“If you or your children plan on being alive in 40 years, you may want to start working on a backup plan.”
That is the grim warning issued by Dr John Humphreys, Australian Taxpayers’ Alliance Chief Economist and University of Queensland economics lecturer.
New modelling reveals Australia’s debt is growing at an increasing rate and is on track to trigger national bankruptcy by 2065.
Based on current information, the debt model indicates the country’s total net debt will rise to match-and then surpass-GDP in 45 years.
Dr Humphreys said the numbers represented a bigger threat to Australia’s prosperity than either Covid or climate change.
“These numbers can seem abstract and far removed from everyday life but it’s a significant and alarming situation,” Dr Humphreys said.
He said the debt was expected to hit $916 billion by June 2022.
“This amounts to 42% of Australia’s GDP, or just over $35,000 for every man, woman, and child in the country,” he said.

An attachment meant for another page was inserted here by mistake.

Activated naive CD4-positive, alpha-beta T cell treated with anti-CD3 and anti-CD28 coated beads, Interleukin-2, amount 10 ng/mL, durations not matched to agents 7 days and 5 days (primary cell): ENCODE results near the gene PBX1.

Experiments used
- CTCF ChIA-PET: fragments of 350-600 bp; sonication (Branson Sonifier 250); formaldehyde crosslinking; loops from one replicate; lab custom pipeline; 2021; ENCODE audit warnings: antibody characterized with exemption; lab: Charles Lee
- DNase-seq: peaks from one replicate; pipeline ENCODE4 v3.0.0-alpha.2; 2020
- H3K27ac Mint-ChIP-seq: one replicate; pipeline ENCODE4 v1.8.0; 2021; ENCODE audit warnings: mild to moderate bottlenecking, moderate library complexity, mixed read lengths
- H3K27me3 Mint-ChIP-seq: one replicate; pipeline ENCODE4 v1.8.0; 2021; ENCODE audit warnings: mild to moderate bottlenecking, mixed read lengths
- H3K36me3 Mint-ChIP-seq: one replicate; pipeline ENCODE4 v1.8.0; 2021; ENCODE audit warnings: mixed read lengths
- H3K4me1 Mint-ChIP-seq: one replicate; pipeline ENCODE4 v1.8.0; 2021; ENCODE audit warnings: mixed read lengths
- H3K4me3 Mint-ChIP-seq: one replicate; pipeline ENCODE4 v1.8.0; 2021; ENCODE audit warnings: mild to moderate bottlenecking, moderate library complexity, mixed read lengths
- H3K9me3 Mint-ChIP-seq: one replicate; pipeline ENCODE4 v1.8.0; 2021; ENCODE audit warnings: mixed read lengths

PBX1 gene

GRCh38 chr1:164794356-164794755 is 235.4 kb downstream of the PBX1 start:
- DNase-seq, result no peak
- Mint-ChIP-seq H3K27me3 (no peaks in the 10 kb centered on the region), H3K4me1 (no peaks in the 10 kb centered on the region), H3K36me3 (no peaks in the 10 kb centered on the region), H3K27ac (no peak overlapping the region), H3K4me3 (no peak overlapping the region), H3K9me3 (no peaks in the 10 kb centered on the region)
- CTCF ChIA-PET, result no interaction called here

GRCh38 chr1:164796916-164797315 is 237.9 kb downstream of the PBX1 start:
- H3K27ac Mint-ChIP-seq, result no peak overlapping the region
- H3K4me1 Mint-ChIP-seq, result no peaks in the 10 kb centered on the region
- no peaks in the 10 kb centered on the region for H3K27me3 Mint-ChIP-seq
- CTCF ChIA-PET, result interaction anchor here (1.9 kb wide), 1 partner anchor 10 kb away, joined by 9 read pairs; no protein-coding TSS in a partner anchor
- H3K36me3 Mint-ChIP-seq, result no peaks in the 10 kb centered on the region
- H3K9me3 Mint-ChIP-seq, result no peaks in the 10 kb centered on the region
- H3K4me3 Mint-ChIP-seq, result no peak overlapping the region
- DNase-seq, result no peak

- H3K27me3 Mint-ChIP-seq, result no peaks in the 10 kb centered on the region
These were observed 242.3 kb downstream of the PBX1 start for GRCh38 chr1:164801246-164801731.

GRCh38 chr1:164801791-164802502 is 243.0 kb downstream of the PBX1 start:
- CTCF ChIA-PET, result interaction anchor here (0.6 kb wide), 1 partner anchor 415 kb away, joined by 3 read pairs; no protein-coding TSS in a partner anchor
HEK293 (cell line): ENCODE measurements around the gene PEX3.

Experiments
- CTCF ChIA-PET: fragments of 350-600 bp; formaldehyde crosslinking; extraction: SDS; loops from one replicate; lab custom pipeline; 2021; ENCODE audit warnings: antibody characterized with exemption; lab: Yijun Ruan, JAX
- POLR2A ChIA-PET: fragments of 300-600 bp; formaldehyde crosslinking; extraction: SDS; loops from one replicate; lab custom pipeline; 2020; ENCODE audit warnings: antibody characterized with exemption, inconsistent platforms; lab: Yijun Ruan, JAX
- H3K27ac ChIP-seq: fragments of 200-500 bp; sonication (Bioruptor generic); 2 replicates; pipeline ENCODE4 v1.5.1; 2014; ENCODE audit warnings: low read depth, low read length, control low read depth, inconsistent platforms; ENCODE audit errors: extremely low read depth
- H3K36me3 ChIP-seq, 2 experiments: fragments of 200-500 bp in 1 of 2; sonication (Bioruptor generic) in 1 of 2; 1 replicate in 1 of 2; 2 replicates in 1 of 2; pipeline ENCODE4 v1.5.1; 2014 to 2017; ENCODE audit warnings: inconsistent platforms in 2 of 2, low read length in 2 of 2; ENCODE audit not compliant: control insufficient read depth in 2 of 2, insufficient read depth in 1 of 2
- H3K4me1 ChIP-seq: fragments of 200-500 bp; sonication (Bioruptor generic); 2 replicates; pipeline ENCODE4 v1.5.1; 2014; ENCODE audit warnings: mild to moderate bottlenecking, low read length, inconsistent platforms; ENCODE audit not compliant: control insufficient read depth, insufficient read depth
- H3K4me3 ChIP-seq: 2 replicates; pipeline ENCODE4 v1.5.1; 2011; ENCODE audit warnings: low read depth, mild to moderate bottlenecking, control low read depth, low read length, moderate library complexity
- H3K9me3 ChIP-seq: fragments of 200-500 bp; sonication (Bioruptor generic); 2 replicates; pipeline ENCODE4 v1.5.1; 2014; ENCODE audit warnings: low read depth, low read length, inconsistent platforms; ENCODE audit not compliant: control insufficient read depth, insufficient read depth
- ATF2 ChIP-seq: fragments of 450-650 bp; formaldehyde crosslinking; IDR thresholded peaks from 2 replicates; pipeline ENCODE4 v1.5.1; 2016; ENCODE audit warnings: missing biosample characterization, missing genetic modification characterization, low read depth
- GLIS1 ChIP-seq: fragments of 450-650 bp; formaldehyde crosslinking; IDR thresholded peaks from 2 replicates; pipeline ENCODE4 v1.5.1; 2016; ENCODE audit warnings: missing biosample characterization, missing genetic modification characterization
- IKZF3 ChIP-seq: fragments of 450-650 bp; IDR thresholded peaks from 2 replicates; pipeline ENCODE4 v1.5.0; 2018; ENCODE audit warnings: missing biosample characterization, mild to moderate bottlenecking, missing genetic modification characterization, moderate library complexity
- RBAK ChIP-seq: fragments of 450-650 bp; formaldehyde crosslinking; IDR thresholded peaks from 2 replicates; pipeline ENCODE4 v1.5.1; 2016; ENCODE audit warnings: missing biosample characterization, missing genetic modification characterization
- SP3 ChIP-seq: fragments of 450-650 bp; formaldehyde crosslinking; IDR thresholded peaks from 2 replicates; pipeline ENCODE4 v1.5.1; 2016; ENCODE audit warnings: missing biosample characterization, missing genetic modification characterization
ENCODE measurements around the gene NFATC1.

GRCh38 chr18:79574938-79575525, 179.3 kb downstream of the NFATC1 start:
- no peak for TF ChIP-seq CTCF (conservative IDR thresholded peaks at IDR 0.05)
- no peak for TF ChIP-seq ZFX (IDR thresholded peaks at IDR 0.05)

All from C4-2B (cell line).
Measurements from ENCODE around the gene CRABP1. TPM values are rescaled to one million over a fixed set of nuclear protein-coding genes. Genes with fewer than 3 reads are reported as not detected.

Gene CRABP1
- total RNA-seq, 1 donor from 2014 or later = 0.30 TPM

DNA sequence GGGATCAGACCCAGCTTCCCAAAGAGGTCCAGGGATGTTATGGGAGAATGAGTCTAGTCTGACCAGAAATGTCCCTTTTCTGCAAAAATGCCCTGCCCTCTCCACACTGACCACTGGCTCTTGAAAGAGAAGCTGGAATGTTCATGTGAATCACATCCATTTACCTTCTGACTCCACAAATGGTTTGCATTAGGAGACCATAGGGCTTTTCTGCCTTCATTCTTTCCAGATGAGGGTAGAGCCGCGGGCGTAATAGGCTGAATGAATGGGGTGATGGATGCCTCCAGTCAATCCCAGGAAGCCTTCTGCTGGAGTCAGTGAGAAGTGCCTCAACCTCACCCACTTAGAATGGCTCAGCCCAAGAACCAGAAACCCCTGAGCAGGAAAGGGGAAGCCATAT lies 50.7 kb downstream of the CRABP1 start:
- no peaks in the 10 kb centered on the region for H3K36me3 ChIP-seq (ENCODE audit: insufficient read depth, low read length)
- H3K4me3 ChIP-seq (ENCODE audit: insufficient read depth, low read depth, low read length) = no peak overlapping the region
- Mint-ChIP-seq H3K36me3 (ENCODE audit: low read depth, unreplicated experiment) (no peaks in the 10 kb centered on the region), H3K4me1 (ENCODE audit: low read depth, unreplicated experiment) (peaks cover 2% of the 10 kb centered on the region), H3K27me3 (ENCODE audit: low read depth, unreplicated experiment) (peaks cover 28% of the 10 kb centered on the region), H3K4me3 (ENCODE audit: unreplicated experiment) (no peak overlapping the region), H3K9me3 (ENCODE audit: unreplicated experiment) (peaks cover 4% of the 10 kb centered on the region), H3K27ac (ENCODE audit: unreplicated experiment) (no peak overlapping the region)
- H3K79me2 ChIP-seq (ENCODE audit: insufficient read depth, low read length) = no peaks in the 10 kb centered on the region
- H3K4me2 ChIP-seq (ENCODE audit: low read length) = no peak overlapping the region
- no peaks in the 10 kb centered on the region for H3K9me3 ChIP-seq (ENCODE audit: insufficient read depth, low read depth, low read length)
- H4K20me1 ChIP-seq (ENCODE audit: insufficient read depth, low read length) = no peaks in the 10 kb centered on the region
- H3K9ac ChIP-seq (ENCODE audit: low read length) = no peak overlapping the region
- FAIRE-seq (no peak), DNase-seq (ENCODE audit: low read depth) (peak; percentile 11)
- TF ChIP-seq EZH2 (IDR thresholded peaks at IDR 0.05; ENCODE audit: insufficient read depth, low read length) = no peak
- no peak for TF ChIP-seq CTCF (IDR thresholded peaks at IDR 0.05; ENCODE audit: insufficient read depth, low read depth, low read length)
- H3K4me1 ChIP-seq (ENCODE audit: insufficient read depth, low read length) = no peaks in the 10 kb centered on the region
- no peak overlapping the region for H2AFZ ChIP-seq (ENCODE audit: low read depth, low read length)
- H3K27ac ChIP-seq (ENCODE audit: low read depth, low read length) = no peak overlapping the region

The modelling is based on current data, including the latest budget papers from state and federal governments.
“During the past week alone, Australia’s net public debt has increased by $2.7 billion,” he said.
“Next week it will increase by another $2.7 billion and this trend is set to continue.”
Dr Humphreys said the situation was urgent.
“The longer we wait to address our debt problem, the harder it will be,” he said.
“Yet politicians seem content to put this issue in the “too hard” basket for now, safe in the knowledge they will have retired from politics before the debt bomb explodes.
“It is often noted how we are leaving a growing amount of debt for the next generation to repay.
“The more dramatic interpretation is that we may be leaving them with so much debt they will never be able to repay it, resulting in an eventual financial crisis and economic collapse.”
Since 2011, the Australian Taxpayers’ Alliance has advocated for everyday Australians against everything from irresponsible to downright corrupt government moves.
The ATA is a grassroots advocacy group fighting for smaller government, more transparency and less bureaucracy.